While a land transaction is different in many ways from a real estate transaction in which improved property changes hands, it's still a real estate transaction. Land sales still involve escrows and title insurance and are still subject to transfer taxes. As with any other transaction, there are customs for who pays which expense at a closing, but the customs are also set aside when the purchase agreement for the land specifies a different procedure.
In recent years, however, a combination of extremely low interest rates on savings accounts coupled with fluctuations in the stock market have helped to increase interest in the purchase of land as part of an investment strategy. These conditions may seem negative, but they can be good news for land owners. If you currently own vacant property that you would like to sell, the following tips are designed to help you get your land noticed by more buyers, increase your chances of getting a great offer and move on to a successful sale.
There are times when it is absolutely worth the money to hire a professional closing agent (I usually do it when I'm paying more than $5,000 for a property and/or if the property's fair market value exceeds $10,000), but when you're buying a property for pennies on the dollar, there are a lot of cases where you can easily close the deal yourself and get by without this added cost.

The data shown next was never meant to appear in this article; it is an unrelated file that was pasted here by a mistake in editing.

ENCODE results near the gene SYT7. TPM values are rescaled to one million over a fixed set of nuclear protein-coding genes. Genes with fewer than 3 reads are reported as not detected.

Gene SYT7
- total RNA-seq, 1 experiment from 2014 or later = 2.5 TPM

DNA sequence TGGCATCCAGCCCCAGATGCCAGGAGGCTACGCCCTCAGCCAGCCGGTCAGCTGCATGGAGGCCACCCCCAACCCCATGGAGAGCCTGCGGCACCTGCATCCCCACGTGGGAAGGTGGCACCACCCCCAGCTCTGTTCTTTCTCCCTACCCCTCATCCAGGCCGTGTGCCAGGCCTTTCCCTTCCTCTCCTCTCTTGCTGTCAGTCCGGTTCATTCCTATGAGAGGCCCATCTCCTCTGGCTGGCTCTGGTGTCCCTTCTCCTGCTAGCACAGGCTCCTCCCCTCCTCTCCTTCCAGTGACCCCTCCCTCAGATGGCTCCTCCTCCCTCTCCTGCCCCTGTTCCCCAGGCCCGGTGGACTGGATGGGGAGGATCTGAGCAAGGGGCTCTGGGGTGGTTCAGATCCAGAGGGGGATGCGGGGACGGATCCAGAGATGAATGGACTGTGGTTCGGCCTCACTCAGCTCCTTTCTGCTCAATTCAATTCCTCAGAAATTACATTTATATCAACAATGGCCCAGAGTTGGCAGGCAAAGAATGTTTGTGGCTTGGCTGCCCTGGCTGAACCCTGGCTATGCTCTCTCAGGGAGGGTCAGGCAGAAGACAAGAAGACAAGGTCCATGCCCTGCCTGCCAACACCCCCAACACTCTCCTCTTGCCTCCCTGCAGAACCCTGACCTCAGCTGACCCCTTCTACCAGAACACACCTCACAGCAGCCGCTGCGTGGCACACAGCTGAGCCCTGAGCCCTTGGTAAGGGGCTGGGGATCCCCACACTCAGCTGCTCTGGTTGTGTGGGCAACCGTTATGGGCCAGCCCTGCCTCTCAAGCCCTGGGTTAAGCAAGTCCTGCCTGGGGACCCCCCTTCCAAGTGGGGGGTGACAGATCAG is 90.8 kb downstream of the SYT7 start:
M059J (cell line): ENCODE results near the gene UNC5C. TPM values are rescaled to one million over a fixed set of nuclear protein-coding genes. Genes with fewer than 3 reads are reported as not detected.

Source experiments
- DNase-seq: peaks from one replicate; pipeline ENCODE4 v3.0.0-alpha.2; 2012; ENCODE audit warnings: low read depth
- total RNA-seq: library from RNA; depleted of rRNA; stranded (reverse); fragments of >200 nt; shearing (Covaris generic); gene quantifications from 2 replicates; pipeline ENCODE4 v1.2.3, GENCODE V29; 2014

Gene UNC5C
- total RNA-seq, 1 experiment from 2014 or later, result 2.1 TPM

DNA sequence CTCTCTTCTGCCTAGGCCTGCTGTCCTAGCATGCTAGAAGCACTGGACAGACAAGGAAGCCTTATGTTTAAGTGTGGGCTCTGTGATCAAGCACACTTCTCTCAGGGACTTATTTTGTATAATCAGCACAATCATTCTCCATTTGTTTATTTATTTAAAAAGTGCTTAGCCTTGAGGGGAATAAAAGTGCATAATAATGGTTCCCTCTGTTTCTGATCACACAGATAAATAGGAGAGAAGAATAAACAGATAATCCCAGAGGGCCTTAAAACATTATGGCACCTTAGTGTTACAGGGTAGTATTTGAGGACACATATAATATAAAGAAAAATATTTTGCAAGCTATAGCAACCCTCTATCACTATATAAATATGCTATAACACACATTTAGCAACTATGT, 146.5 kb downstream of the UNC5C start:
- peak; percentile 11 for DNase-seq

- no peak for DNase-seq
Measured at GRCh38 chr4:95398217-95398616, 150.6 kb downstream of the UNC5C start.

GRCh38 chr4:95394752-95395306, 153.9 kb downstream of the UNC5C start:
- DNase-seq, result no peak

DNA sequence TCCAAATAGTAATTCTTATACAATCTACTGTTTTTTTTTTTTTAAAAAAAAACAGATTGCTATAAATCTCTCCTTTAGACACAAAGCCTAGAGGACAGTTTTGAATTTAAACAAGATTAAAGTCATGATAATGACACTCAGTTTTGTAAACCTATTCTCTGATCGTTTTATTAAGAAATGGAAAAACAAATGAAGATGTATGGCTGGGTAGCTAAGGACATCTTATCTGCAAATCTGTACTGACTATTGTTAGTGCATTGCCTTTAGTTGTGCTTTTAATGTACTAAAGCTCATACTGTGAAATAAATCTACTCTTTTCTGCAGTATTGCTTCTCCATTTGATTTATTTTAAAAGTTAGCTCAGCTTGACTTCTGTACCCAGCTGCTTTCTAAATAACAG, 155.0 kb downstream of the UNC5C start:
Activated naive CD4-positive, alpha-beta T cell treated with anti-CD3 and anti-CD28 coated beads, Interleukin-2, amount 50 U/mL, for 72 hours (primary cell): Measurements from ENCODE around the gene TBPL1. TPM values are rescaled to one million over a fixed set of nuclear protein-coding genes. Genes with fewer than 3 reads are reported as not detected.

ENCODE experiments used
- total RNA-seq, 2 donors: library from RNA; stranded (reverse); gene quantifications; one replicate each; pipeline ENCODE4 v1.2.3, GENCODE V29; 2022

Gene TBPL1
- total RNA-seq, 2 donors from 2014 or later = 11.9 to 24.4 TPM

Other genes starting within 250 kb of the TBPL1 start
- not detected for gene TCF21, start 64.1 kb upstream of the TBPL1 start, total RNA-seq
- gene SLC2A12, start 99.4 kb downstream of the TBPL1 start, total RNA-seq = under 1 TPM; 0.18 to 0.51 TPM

I do most of my own title searches these days, but only because I know what I'm doing. If you have no idea where to start (even after watching the video above), there's nothing wrong with playing it safe and hiring a title company to handle this for you. Pay attention to what they're doing, ask a lot of questions along the way and learn how to do it yourself for future reference.
Hi Dothan – thanks for asking! The package explains all of the standard steps for handling the closing in-house, but it’s geared more towards vacant land investors (and vacant lots are a bit simpler to close on than a standard home). If you’re working with a bank, they might even require that you go through a title company (and honestly, if the purchase price is $10,000 or higher, it should be fairly easy to justify the closing costs).
Access: While few in number, there are still some properties that don’t have legal access – that is, a deeded access-easement, or frontage on a public road.  This is what is known as “landlocked” property, and it is of considerably less value.  If you see an extremely low-priced piece of land for sale, it may be a bargain, or it may just not have legal access.  Curing this can be fairly simple, but don’t count on it.  If it were an easy matter, it would likely already have been fixed.  In most cases, legal access will require a deed from the neighbor whose land you’re crossing, and folks tend not to like to sign deeds unless they get something of significant value in return.
If you have plenty of time and are not in a hurry to sell the property, and would like to do very little work I would suggest listing it with a broker. They will be able to create a listing for the property, answer phone call and emails, and handle the closing. The downside of this approach is comes at a price and you typically only get local exposure and most real estate agents who deal with both land and homes will most likely put more effort into selling their homes as the commissions are greater.